26. Evaluation vs. Optimization • Evaluation of system for desired measures given a set of parameters • Sensitivity Analysis • Bottleneck analysis • Reliability importance • Optimization • Static:Linear,integer,geometric,nonlinear, multi-objective; constrained or unconstrained • Dynamic: Dynamic programming, Markov decision process, semi-Markov decision process

  27. PURPOSE OF EVALUATION • Understanding a system • Observation Operational environment Controlled environment • Reasoning A model is a convenient abstraction • Predicting behavior of a system • Need a model • Accuracy based on degree of extrapolation

  28. PURPOSE OF EVALUATION(Continued) These famous quotes bring out the difficulty of prediction based on models: • “All Models are Wrong; Some Models are Useful”George Box • “Prediction is fine as long as it is not about the future” Mark Twain

  29. Basic Definitions • Reliability R(t): X : time to failure of a system F(t): distribution function of system lifetime • Mean Time To system Failure: f(t): density function of system lifetime

  30. Availability (Continued) • Instantaneous (point) Availability A(t): A(t) = P (system working at t) Let H(t) be the convolution of F and G: • g(t): density function of system repair time Then: Inst. Availability , , Reliability

  31. Availability Never failed in (0,t), prob: R(t) • System working at time t First failed and got repaired at time x<t & UP at end of interval (x,t), prob: x + dx t x 0 First repair completed here

  32. Availability (Continued) • MTTR: Mean Time to Repair • Y: repair period of the system • Availability and Reliability are related but different!

  33. Availability (Continued) • We can show from equation (1) that: • Also:

  34. Availability (Continued) • Steady-State Availability: • There are two kinds of Availabilities! • Instantaneous &Steady-state • For a system with high degree of redundancy where MTTFeq & MTTReq must be carefully defined; they can be computed using SHARPE

  35. MEASURES TO BE EVALUATED • Dependability • Reliability: R(t), System MTTF • Availability: Steady-state, Transient; Downtime • Safety, security • Performance • Throughput, Blocking Probability, Response Time “Does it work, and for how long?'' “Given that it works, how well does it work?''

  36. MEASURES TO BE EVALUATED (Continued) • Composite Performance and Dependability • Need Techniques and Tools That Can Evaluate • Performance, Dependability and Their Combinations “How much work will be done(lost) in a given interval including the effects of failure/repair/contention?''

  37. Methods of EVALUATION • Measurement-Based Most believable, most expensive Not always possible or cost effective during system design • Statistical techniques are very important here • Model-Based

  38. Methods of EVALUATION(Continued) • Model-Based Less believable, Less expensive 1. Discrete-Event Simulation vs. Analytic 2. State-Space Methods vs. Non-State-Space Methods 3. Hybrid: Simulation + Analytic (SPNP) 4. State Space + Non-State Space (SHARPE)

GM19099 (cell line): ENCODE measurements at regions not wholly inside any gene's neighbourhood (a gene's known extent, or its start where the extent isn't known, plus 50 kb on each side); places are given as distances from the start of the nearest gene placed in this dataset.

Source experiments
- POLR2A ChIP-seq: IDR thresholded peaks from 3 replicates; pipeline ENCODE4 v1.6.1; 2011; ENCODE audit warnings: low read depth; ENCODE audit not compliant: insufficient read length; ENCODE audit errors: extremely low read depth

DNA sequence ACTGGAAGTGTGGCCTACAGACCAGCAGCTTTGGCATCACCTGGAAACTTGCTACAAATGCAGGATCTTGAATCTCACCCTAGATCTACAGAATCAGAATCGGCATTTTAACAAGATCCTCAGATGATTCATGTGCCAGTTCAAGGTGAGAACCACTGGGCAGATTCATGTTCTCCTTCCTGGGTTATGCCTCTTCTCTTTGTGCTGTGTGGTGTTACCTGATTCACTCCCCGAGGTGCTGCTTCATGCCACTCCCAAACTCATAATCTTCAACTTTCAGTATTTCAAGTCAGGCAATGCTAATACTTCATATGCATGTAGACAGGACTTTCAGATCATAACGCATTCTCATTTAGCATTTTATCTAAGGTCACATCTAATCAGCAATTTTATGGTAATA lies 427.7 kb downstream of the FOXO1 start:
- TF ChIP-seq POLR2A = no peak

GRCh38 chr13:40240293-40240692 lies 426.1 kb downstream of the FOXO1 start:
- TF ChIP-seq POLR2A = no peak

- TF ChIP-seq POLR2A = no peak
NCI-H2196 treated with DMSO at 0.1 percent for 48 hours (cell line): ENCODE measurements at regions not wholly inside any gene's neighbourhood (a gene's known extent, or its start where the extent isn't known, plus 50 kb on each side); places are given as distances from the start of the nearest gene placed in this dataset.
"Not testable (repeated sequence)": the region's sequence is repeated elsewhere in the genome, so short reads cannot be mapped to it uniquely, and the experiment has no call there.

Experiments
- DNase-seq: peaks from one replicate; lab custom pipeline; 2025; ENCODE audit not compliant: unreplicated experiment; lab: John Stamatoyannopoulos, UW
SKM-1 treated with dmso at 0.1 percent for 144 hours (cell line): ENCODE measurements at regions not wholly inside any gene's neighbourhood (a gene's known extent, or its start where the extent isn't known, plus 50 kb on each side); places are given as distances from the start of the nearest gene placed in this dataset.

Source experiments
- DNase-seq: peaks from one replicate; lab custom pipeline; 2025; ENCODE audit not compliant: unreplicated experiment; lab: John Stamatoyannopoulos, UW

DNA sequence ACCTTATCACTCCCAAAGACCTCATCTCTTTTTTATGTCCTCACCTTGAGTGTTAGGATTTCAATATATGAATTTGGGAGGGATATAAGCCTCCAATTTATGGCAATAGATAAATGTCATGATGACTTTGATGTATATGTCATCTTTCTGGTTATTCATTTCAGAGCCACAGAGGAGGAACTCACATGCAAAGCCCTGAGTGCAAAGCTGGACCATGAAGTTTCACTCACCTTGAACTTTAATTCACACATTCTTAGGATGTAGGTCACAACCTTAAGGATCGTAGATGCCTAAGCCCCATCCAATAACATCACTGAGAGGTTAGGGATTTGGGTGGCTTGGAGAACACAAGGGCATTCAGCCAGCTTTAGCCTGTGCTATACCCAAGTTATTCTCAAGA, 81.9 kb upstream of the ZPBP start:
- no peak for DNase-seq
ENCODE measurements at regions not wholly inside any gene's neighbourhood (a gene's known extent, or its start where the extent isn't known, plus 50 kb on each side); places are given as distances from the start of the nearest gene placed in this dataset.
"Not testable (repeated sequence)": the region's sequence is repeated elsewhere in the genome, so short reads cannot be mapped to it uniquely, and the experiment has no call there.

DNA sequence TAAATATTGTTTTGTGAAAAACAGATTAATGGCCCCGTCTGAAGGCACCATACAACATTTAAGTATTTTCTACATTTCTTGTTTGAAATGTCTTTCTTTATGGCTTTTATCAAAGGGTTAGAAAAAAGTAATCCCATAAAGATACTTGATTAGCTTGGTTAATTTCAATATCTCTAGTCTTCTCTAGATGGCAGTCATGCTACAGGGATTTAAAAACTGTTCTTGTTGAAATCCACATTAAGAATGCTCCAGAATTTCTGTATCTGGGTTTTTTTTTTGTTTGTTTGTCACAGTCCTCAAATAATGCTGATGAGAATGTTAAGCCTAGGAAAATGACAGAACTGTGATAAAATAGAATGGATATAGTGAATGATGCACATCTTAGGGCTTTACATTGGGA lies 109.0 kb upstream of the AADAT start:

39. Methods of EVALUATION(Continued) • Measurements + Models Vaidyanathan et al ISSRE 99

  40. QUANTITATIVE EVALUATION TAXONOMY Closed-form solution Numerical solution using a tool

  41. Note that • Both measurements & simulations imply statistical analysis of outputs (ch. 10,11) • Statistical inference • Hypothesis testing • Design of experiments • Analysis of variance • Regression (linear, nonlinear) • Distribution driven simulation requires generation of random deviates (variates) (ch. 3, 4, 5) • Probability and Statistics are different yet highly related • Probability models need inputs that generally come from measurement data (followed by statistical inference) • Statistics in turn uses probability theory


  43. ANALYTIC MODELING TAXONOMY NON-STATE SPACE MODELING TECHNIQUES SP reliability block diagrams Non-SP reliability block diagrams

  44. State Space Modeling Taxonomy discrete-time Markov chains Markovian modeling continuous-time Markov chains Markov reward models State space methods Semi-Markov models non-Markovian modeling Markov regenerative models Non-Homogeneous Markov

  45. Modeling Steps • Model construction • Model parameterization • Model solution • Result interpretation • Model Validation

  46. MODELING AND MEASUREMENTS: INTERFACES • Measurements supply Input Parameters to Models (Model Calibration or Parameterization) Confidence Intervals should be obtained Boeing, Draper, Union Switch projects • Model Sensitivity Analysis can suggest which Parameters to Measure More Accurately: Blake, Reibman and Trivedi: SIGMETRICS 1988.

  47. MODELING AND MEASUREMENTS: INTERFACES • Model Validation 1. Face Validation 2. Input-Output Validation 3. Validation of Model Assumptions (Hypothesis Testing) • Rejection of a hypothesis regarding model assumption based on measurement data leads to an improved model

  48. MODELING AND MEASUREMENTS: INTERFACES • Model Structure Based on Measurement Data • Hsueh, Iyer and Trivedi; IEEE TC, April 1988 • Gokhale et al, IPDS 98; • Vaidyanathan et al, ISSRE99


  50. ANALYTIC MODELING TAXONOMY NON-STATE SPACE MODELING TECHNIQUES SP reliability block diagrams Non-SP reliability block diagrams